At 32 months he is, in the scheme of things, not a particularly early entrant into toilet training, so I’m hoping he’ll have the wherewithal to build on today’s sterling performance. However, I have heard so very many woeful tales of both urinary and faecal backtracking and blips from friends near and far, that I’m not really expecting consistency. Hoping, yes (coz my laundry pile now hums a bit and I shall have to bestir myself about that shortly). Expecting, no.
On a last, different note, I have been trying to expand my library and track down some of the books I remember reading as a child. I was going to do lots of tricksy googling about this particular one which has been bugging me for years, but it’s occurred to me to try the power of the interwebs first, especially the US contingent. When I was a slip of a girl, I read a book (or a series?) from my junior school library that is awful foggy now, but a couple of little things still tug at me. I have the strong impression that it was American child’s fiction, set in a rural location, possibly a farm. At least one of the children – I think, a girl – used to leave her bedroom via the tree that grew just outside the window. In a memory that seems associative with the same character but could easily be borrowed from elsewhere: there was a sentence or two to about the fact that the child wanted to cry about being unable to peel an apple in one long strand the way her uncle could, before telling herself not to be so bloody daft. Or words to that effect.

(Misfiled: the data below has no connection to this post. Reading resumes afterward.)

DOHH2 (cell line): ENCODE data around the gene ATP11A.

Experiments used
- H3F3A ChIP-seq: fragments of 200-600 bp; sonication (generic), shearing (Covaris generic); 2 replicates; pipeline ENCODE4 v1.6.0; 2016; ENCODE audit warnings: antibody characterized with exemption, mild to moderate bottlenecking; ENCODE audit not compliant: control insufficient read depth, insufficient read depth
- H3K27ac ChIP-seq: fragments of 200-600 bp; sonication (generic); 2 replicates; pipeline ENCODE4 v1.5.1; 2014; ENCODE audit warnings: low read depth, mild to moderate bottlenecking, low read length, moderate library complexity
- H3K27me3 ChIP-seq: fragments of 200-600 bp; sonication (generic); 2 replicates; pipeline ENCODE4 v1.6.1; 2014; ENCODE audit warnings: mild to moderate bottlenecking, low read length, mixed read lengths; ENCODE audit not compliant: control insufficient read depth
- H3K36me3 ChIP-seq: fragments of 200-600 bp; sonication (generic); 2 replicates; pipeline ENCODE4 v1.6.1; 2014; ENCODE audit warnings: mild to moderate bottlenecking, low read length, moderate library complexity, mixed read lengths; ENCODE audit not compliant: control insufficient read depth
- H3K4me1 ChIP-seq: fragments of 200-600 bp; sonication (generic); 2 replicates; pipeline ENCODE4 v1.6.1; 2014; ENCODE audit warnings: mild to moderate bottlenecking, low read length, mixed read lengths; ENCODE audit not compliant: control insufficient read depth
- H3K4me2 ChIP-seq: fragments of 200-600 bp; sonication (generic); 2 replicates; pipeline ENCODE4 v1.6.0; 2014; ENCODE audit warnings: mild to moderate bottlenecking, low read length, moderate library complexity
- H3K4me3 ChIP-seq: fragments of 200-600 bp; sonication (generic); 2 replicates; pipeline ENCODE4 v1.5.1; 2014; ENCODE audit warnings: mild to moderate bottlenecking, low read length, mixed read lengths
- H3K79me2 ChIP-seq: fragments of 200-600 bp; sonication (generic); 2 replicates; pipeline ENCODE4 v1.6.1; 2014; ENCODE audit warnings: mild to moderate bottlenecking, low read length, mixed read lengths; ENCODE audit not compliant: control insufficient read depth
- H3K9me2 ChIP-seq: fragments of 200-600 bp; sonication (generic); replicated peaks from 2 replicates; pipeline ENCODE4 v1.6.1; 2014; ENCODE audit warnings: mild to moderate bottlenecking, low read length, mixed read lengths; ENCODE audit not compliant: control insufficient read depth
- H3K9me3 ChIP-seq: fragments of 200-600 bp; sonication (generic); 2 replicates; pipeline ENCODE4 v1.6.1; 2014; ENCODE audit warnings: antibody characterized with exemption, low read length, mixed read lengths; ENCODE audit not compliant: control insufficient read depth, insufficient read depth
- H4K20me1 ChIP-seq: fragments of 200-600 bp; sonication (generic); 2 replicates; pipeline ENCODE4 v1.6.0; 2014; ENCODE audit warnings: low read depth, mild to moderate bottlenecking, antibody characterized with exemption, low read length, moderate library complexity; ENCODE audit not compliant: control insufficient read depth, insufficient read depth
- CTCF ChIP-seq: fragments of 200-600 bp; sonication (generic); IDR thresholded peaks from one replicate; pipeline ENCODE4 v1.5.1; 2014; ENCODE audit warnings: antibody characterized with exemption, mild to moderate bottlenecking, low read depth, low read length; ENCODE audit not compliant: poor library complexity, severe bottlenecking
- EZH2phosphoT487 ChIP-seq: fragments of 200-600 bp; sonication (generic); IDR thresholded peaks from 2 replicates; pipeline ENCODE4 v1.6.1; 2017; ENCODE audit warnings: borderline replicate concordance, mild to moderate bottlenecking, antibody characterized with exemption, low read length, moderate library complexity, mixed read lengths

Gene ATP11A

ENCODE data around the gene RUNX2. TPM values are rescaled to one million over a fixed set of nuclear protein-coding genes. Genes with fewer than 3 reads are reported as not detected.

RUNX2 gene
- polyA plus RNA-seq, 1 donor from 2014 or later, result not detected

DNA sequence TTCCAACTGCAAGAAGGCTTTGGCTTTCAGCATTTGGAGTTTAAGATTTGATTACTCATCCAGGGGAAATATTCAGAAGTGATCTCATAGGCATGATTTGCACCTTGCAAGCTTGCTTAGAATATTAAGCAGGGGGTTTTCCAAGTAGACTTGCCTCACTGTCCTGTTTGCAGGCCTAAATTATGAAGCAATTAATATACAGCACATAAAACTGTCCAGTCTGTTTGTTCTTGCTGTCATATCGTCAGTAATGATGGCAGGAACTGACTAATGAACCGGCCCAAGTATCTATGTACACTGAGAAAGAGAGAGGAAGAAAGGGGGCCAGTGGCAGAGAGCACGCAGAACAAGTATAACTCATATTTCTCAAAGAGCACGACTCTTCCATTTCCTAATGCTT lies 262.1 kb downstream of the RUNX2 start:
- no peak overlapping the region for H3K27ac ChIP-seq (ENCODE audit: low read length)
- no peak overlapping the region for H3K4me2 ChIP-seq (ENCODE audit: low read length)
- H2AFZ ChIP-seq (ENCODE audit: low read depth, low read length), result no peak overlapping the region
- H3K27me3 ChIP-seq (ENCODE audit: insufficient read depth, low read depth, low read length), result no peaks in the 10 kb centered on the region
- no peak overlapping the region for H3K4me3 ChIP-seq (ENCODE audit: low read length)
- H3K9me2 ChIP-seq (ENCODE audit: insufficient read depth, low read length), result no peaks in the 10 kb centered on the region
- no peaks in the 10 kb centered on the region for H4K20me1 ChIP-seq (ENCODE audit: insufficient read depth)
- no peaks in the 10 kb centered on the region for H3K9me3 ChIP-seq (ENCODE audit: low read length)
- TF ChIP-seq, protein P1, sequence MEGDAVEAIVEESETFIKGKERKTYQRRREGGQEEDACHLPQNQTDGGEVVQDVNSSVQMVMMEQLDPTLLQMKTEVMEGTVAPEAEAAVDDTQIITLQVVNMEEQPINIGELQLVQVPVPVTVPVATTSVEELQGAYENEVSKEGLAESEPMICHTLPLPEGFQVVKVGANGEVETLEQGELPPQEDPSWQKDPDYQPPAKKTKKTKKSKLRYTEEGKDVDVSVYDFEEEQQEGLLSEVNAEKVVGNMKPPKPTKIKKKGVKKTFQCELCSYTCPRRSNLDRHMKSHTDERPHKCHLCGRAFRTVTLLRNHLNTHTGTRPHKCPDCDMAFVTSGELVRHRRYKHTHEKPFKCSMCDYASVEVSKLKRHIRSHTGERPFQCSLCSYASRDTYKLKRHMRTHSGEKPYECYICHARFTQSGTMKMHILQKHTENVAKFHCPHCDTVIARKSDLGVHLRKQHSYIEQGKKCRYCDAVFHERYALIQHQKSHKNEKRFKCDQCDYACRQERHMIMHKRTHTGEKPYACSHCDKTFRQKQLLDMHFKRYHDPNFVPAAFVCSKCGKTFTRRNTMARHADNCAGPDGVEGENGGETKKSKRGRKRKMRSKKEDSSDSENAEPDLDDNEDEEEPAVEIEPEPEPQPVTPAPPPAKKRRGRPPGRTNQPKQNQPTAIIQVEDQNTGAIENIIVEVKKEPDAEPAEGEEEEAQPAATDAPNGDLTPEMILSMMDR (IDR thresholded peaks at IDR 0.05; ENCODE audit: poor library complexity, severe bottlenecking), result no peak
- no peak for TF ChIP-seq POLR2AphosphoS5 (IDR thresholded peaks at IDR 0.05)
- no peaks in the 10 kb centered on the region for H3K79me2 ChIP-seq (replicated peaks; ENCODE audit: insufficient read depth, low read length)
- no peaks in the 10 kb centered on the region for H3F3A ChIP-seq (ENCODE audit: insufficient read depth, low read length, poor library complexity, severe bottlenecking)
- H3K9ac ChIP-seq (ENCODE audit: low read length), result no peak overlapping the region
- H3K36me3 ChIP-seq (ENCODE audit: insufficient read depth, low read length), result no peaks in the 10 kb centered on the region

Ring any bells, people? I know it’s horribly vague, but you must remember that I was less than 10 when I last set eyes on this book, so that’s 25 years plus. God, I’m old.